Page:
Tax Brackets by Income for 2020

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In 2019, the US government collected revenues of $3.5 trillion. About half of this was from individual income tax.

If you’re wondering how much tax you will owe from 2020, then you need to know which tax bracket you fall into.

This will be determined by how much you earn.

Read on as we take a look at the tax brackets by income for 2020.

Single

The lowest rate of tax is 10%. This is what all single people will pay on the first $9,875 of their earnings.

The highest rate is 37%. You would only pay this rate on any earnings above $518,400 which means that for the vast majority of us, we’ll never have to pay this rate.

The breakdown of the tax brackets in between is as follows:

  • 10%: Up to $9,875
  • 12%: From $9,876 to $40,125
  • 22%: From $40,126 to $85,525
  • 24%: From $85,526 to $163,300
  • 32%: From $163,301 to $207,350
  • 35%: From $207,351 to $518,400
  • 37%: More than $518,400

These are the 2020 rates that you would use to submit your filing in 2021.

Married Couples Filing Jointly

If you’re a married couple filing jointly, the tax brackets remain the same, but the thresholds for each bracket are different. These thresholds are based on your combined income rather than individual.

The tax brackets for married couples filing jointly are as follows:

  • 10%: Up to $19,750
  • 12%: From $19,751 to $80,250
  • 22%: From $80,251 to $171,050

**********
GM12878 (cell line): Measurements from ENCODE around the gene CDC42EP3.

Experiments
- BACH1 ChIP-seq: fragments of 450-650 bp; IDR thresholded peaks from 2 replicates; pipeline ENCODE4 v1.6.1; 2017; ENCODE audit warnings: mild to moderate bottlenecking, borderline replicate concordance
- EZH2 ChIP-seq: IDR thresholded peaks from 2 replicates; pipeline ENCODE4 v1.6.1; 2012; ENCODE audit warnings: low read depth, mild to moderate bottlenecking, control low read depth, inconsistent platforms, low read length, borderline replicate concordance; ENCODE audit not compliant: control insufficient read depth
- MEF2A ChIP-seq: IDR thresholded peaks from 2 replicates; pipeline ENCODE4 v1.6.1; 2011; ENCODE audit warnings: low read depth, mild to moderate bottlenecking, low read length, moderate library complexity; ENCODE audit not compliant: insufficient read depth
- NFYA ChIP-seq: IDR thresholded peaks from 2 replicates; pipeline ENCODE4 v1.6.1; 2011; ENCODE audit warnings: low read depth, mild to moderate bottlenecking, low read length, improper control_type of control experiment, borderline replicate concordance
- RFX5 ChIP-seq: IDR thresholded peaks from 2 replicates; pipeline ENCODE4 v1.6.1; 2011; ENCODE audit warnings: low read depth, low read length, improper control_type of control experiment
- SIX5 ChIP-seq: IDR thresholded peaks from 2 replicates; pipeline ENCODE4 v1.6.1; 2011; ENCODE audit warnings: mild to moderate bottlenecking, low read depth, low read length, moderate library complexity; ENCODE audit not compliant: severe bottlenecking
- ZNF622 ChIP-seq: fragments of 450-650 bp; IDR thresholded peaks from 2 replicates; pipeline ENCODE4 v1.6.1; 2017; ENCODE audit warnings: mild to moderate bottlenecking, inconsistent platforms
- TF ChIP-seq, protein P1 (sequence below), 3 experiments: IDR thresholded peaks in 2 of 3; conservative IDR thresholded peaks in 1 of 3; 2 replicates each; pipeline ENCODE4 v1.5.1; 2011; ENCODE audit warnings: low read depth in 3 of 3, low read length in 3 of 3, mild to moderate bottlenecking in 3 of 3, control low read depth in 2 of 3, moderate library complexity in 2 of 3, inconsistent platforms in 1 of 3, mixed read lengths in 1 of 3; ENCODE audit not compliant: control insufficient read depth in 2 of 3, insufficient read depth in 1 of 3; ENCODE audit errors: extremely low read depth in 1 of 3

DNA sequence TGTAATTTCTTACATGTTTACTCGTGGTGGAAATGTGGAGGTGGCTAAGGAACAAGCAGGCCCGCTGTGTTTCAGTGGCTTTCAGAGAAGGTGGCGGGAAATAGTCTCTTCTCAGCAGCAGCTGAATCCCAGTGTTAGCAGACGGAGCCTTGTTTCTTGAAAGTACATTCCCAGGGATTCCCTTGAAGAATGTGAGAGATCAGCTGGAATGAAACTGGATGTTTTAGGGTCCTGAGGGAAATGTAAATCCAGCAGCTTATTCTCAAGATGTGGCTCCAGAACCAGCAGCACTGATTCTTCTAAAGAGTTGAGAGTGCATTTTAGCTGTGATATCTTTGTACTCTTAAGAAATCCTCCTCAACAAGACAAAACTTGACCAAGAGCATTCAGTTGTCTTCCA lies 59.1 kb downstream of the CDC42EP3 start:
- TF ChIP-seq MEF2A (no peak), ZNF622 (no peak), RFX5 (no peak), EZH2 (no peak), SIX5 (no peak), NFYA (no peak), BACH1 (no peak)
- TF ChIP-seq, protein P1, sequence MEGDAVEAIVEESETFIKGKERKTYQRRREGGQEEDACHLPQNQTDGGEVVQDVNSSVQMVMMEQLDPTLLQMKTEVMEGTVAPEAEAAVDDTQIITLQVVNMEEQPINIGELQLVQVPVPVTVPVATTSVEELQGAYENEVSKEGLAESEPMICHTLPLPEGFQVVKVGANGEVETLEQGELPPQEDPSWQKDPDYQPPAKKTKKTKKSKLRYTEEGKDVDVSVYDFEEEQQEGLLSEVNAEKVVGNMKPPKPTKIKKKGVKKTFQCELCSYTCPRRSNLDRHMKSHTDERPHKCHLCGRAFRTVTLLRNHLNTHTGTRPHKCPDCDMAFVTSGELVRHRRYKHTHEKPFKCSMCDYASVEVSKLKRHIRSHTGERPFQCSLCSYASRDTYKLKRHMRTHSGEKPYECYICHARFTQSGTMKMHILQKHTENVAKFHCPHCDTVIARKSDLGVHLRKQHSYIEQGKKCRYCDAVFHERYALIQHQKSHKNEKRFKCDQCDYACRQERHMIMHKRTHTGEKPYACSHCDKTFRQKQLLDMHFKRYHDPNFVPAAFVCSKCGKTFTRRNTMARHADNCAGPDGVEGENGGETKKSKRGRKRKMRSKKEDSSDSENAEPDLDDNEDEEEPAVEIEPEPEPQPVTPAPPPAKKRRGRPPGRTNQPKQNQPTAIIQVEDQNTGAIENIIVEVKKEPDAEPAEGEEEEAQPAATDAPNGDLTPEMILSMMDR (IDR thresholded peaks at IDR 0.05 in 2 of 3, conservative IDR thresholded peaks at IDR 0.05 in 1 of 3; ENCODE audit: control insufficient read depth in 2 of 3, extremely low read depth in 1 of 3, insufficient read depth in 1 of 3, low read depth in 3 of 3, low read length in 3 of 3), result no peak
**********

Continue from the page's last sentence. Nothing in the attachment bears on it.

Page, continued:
• 24%: From $171,051 to $326,600
  • 32%: From $326,601 to $414,700
  • 35%: From $414,701 to $622,050
  • 37%: More than $622,050

Filing jointly is usually best if only one of the married couple has a significant income. Otherwise, it may make sense to file separately, but you can always calculate using both methods to see which works out best.

How to Calculate the Tax You Owe

These are the thresholds, but how do you actually use them?

Let’s look at an example. Say you earn exactly $90,000 and are filing a single person. Your tax bracket would 24%, but that doesn’t mean you would pay 24% on all of your earnings.

You would pay 10% on the first $9,875, which is $987.50. You would pay 12% on everything from $9, 876 to $40,125. This means you are paying 12% on the next $30,250 of your earnings, which works out at $3,630.

Your earnings from $40,126 to $85,525 would be taxed at 22%. 22% of $45,400 is $9,988. Finally, you would pay 24% on everything from $85,525 to $90,000. 24% of $4,475 is $1,074.

In total you would owe $987.50 + $3,630 + $9,988 + $1,074 which comes to $15,679.50

If this sounds too complicated to work out, then don’t worry. The good news is that there are plenty of resources online that can help. If math was never your strong point, you can use a salary and tax calculator to do all the hard work for you. Just put in your income and the calculator will do the rest for you.

Now You Know the Tax Brackets by Income

Now that you know what the tax brackets by income are, you should be able to calculate exactly how much tax you’re going to have to pay.

Paying taxes may not be much fun, but it’s important to remember that your taxes get put to good use for things benefit all of us, such as defense, social security, health programs, and more.

For more great content, be sure to check out the rest of the site.

 

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